“Learning by doing” is an oft quoted phrase attributed to John Dewey. And our analysis of this often follows the path of immersive learning, experiential learning--which seems to imply that in the act of doing, learning sticks.
And while I don’t disagree with this notion, Dewey was getting at far more than simple motor memory. Dewey’s theory on experience is more expansive than children coming to know by repeating behaviors--and far more profound. He theorizes that meaningful learning encounters in our environments are generative--for both the individual and their environments. And this cyclical exchange produces both individuals and communities that expand, grow, and transform because of the learning and knowledge that is generated.
In practice, what does this look like, and why does it matter? One place where we see Dewey’s theory of experience in action is through the work of the Student Government. It is a powerful exemplar of this notion that iterations--each new group of students elected--create and implement experiences for our students that significantly move us forward in the ways we relate to each other in our community. Ideas accumulate, and ways of knowing lead to solutions that are fair and just.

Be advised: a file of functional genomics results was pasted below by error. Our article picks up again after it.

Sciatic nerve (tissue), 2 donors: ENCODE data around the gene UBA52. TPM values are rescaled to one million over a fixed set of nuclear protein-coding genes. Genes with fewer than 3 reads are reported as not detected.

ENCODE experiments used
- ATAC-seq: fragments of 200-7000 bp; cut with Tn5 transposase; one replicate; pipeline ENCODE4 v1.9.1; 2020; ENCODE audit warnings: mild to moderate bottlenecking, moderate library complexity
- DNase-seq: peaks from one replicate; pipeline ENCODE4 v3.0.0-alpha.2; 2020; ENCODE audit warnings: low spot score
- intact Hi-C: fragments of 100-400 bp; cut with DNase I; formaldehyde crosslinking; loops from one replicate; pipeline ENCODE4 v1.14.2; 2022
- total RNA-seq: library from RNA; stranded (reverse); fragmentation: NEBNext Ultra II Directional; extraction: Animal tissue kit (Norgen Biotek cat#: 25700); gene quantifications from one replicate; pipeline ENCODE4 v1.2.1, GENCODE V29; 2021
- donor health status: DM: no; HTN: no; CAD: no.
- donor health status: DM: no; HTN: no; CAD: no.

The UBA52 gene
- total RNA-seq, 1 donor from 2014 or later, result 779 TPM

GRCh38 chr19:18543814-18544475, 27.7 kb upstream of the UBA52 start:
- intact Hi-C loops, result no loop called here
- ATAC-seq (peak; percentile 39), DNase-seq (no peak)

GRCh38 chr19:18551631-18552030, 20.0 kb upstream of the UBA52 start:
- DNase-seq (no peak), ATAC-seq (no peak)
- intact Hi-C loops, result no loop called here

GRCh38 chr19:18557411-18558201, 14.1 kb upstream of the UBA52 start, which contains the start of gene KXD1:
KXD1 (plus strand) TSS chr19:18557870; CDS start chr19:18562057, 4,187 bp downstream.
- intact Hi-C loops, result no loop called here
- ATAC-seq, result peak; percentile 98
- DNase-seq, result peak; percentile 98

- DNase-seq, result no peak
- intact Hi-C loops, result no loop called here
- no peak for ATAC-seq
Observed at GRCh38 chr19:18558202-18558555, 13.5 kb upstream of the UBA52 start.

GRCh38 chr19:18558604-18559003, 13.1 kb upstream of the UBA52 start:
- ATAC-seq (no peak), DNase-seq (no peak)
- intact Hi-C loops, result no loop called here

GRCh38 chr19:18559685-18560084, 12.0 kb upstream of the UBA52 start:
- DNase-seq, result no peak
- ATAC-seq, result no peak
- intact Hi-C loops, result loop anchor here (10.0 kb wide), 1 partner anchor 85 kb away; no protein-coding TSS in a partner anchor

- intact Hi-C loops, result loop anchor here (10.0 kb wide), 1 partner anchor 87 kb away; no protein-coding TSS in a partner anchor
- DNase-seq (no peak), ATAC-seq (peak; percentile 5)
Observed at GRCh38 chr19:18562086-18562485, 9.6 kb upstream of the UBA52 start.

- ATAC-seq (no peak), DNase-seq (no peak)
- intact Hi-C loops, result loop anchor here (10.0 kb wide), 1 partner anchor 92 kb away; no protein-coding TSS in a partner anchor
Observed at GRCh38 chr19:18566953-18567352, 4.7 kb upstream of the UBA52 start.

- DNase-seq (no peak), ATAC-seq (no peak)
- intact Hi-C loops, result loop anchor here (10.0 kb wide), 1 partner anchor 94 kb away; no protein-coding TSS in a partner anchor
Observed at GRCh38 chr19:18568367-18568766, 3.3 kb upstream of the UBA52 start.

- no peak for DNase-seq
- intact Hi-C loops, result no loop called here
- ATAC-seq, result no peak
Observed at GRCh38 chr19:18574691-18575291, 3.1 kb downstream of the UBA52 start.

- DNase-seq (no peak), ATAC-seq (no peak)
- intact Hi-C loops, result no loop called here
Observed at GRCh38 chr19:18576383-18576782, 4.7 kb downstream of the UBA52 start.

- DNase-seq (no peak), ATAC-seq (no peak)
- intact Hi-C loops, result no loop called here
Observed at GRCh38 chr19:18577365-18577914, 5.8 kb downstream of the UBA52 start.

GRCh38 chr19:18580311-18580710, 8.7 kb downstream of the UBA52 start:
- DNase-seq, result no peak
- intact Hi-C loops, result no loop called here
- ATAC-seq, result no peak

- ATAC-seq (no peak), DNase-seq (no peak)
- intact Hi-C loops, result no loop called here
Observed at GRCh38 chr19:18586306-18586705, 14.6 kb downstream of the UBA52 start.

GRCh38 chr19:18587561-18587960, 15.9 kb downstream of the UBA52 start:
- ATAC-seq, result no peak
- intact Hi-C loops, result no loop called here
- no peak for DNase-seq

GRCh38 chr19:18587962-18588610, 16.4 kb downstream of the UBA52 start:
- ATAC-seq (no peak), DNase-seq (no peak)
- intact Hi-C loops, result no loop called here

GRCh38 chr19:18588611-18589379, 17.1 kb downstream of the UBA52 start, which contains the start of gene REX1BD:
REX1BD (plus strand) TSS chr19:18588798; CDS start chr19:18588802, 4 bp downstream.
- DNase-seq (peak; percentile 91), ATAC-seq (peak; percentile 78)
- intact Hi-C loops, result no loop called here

The Student Government in the high school carries daily and weekly responsibilities--leading morning meetings, organizing announcements, keeping students apprised of learning and activism activities outside of school. They also imagine and implement initiatives that respond to student needs and concerns. They stand up and speak into situations within the student body, they mediate disagreements, and they offer care and support when we experience pain and loss.
This year our Student Government engaged in:
Community Building: leading coffee houses, candy sales, Spirit Week
Community Changing: listening to students needs, and then designing and implementing renovations to the Student Center, making space for more students to spend time together
Community Caring: Worked with Allison and Margaret to think about orienting policies and procedures in the High School handbook around safety, care, and education.
In a nutshell, they lead. And in the work of leading, they simultaneously construct knowledge about what “leadership” means, ultimately imprinting the LREI community in ways that are significant and longlasting. with understandings of how to lead a community through service and action.
We want to celebrate and commend the 2018-2019 Student Government for its important, lasting work: Daniel Jegede, President; Leilani Sardinha, Vice-President of Social Justice; Nubia Celis-Etienne, Vice-President of Communications; Jonah Davidson, Vice-President of Programming; Cameron Krakowiak, Junior Executive
Thank you for your leadership and service!
And, we welcome our newly elected 2019-2020 Student Government, and eagerly anticipate all the ways they will buid on the work that has happened before them.
Allison Isbell & Margaret Paul
High School Co-Principals